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Choosing Arbitration to Handle Your Company’s Legal Claims in Georgia

Arbitration can often prove very useful and more cost effective for handling legal claims than pursuing them through the state and federal courts. However, it’s wise to first confer with your Peachtree City business attorney to learn whether this is advisable (or even possible) in your current situation. Of course, there will always be some cases where it may actually be less expensive to handle a lawsuit in the proper court.                                                                                 

Many legal professionals view arbitration as the most effective means of ADR (alternative dispute resolution). In general, most parties will choose binding arbitration over non-binding since the latter can result in unhappy parties rejecting an arbitration panel’s decision and then still pursuing the matter through the courts.                                                                             

Keep in mind that in some cases, you may be bound to accept arbitration because it has been inserted into a contract that you’ve already executed. (This is one of the many reasons you should always carefully read every contract before signing it).

The Georgia Arbitration Code and the Federal Government Arbitration Act

At present, the state of Georgia’s Arbitration Code (GAC) is set forth in Title 9, Chapter 9 of its statutes (See O.C.G.A. Sections 9-9-1 through 9-9-18). In contrast, The Federal Arbitration Act (FAA) governs [all] federal arbitration . . .”                                                        Our federal government has made it clear that “the FAA preempts state law and is broad in reach. As a result, even if a contract is executed in Georgia, if it involves interstate commerce the FAA will preempt the GAC.”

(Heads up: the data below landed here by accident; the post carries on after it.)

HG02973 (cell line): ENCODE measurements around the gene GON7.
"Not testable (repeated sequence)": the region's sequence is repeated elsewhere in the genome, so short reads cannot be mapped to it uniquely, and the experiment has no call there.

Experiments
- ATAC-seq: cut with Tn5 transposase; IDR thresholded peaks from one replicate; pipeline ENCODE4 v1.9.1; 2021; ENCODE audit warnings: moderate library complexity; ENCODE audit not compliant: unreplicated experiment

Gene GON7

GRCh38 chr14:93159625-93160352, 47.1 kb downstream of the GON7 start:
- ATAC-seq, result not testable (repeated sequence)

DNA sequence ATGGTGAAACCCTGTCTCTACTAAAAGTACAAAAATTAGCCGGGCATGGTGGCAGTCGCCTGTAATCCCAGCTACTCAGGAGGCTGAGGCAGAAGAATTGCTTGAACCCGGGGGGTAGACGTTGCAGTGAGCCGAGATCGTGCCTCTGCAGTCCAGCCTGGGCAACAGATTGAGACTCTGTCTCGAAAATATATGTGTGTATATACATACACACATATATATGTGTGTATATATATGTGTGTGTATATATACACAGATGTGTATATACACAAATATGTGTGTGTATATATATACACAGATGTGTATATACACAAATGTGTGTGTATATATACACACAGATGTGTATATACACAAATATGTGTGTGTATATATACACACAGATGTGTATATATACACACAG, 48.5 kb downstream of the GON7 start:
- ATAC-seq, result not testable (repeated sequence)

Upon reviewing the Georgia Arbitration Code, you’ll discover that it addresses such subtopics as:  the appointment of arbitrators (as well as their usual fees and expenses); subpoena powers; the best time and place for hearings; judgments entered upon the awards and other pivotal matters.

Flexible Aspects of Arbitration Favored by Many Litigants

Although arbitration must be conducted in a logical and predictable fashion, the parties can often choose to “relax” some of the procedural requirements often followed in many courts. This is often done to speed up the process without sacrificing the quality of the arbitration hearings. Also, the parties frequently have a certain degree of choice involved with who sits on their arbitration panel, that’s often dictated by some contracts.                                                        

Many people in the state of Georgia choose an arbitrator who is a retired judge with extensive experience in a particular field of law related to their case. A number of highly qualified arbitrators are affiliated with The Georgia Academy of Mediators & Arbitrators. As this group’s website states, it provides visitors with a list of “neutrals [judges] for the benefit of both law firms and the public . . . [making it possible to] quickly search by preferred region, case expertise and to check members’ availability dates online, where published.”

To learn even more about how arbitration may help you with your current legal concerns, be sure to speak with your Peachtree City business attorney and visit the Georgia State University College of Law’s website which provides additional information on this topic.

 

To obtain help with handling all of your Georgia business planning needs, please contact the Law Offices of Shane Smith today.  You can schedule your free initial consultation with a knowledgeable Peachtree City estate planning attorney by calling: (770) 487-8999.


Shane Smith
Advocate for the Seriously Injured in Georgia